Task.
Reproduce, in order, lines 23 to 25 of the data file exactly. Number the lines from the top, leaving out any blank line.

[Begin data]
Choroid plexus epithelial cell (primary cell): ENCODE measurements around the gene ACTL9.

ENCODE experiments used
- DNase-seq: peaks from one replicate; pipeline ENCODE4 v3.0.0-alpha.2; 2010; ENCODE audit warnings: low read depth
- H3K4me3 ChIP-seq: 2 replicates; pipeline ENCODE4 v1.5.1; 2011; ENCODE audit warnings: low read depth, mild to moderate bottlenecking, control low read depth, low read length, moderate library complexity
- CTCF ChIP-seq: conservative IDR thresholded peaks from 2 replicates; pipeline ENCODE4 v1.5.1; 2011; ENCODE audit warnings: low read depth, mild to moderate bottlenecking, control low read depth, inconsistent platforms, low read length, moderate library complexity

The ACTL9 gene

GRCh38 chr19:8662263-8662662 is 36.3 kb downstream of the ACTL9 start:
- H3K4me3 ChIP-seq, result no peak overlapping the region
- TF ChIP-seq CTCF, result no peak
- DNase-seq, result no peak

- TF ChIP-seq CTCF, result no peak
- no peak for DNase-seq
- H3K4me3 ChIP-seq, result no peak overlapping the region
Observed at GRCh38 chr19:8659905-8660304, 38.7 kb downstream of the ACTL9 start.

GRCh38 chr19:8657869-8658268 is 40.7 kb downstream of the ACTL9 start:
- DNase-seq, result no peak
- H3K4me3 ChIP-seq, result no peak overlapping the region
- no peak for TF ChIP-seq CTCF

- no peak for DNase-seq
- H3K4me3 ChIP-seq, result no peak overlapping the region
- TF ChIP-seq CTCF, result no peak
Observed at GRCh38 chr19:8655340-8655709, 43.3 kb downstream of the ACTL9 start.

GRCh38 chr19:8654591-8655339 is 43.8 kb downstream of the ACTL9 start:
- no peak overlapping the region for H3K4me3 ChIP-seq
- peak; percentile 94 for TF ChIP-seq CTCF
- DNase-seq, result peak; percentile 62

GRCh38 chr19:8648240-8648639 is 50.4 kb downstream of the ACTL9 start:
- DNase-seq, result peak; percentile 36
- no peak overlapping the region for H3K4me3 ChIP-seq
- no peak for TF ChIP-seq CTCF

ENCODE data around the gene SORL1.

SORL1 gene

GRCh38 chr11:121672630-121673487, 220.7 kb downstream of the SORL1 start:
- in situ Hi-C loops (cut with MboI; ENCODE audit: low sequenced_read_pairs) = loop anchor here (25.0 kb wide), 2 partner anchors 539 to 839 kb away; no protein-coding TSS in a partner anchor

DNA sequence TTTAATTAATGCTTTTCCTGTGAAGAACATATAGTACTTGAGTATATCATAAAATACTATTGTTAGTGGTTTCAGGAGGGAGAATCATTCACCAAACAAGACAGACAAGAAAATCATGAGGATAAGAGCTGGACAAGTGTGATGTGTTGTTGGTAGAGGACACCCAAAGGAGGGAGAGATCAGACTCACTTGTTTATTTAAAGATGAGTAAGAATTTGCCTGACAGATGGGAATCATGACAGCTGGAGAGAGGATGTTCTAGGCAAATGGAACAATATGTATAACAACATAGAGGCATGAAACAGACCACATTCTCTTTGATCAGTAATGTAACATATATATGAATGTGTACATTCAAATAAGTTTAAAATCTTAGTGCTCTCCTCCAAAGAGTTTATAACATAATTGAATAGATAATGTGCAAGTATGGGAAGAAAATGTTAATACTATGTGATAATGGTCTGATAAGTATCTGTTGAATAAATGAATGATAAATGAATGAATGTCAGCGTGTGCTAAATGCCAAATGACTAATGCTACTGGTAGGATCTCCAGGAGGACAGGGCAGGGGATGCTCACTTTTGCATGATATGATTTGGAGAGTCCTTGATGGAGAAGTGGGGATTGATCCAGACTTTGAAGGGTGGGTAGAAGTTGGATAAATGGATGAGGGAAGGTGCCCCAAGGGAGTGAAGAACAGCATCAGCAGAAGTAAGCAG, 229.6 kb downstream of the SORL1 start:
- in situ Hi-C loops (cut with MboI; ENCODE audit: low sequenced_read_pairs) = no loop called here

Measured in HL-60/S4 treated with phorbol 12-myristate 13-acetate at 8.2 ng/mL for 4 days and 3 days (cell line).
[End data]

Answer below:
GRCh38 chr19:8654591-8655339 is 43.8 kb downstream of the ACTL9 start:
- no peak overlapping the region for H3K4me3 ChIP-seq
- peak; percentile 94 for TF ChIP-seq CTCF